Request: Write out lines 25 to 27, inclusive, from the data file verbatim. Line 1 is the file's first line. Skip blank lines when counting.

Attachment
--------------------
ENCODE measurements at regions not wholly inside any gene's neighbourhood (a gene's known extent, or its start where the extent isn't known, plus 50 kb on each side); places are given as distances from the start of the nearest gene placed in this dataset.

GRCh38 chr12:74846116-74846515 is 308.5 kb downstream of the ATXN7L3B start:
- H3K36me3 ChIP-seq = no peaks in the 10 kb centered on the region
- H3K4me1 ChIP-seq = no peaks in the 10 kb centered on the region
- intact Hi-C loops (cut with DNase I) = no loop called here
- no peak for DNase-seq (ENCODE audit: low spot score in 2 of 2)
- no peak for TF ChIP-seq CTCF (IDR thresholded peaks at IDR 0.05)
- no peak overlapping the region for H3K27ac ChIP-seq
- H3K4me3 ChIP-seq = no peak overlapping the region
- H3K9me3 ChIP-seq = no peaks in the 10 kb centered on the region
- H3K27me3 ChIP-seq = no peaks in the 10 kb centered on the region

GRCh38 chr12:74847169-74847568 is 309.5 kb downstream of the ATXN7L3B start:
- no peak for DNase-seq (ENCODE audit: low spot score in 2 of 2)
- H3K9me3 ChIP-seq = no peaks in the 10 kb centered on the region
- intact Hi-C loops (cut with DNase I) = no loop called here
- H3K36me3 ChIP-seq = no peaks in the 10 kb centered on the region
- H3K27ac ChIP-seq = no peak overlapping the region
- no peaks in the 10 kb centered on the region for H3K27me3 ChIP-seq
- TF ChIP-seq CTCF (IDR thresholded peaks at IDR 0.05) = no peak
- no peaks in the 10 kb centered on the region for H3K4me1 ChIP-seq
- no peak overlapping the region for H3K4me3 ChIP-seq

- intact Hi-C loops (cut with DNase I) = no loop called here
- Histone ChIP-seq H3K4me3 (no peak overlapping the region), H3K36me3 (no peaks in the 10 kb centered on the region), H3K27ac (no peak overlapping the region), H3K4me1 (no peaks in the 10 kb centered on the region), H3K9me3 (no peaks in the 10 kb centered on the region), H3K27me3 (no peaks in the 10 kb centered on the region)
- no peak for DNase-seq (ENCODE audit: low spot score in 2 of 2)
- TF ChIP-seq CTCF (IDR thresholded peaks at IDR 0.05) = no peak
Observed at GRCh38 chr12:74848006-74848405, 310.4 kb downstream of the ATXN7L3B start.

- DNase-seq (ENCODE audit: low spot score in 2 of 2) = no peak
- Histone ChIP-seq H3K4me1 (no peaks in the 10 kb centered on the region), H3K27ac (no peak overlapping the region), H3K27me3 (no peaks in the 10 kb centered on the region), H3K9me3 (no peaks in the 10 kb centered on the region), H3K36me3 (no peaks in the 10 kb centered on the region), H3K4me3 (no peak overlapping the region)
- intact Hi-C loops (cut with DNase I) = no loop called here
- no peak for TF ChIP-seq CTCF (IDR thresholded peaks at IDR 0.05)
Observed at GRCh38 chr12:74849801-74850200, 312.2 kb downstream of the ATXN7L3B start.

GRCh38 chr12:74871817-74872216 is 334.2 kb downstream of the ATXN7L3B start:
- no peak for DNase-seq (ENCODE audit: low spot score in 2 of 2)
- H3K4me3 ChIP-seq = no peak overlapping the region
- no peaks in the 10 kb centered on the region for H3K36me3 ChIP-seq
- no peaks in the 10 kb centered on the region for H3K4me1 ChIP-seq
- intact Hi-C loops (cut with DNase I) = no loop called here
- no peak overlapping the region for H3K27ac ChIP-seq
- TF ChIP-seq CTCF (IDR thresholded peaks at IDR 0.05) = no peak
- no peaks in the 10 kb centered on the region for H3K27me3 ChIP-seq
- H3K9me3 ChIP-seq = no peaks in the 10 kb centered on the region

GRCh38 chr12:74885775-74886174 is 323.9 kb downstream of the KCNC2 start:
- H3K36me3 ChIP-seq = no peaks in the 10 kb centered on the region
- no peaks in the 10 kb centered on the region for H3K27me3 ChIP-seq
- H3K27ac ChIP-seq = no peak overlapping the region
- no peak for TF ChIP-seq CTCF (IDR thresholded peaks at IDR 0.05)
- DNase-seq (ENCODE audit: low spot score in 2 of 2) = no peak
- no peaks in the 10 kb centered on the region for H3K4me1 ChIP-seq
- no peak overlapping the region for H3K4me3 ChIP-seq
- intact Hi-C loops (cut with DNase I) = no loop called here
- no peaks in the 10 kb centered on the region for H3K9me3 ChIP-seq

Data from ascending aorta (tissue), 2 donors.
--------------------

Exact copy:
- TF ChIP-seq CTCF (IDR thresholded peaks at IDR 0.05) = no peak
Observed at GRCh38 chr12:74848006-74848405, 310.4 kb downstream of the ATXN7L3B start.

- DNase-seq (ENCODE audit: low spot score in 2 of 2) = no peak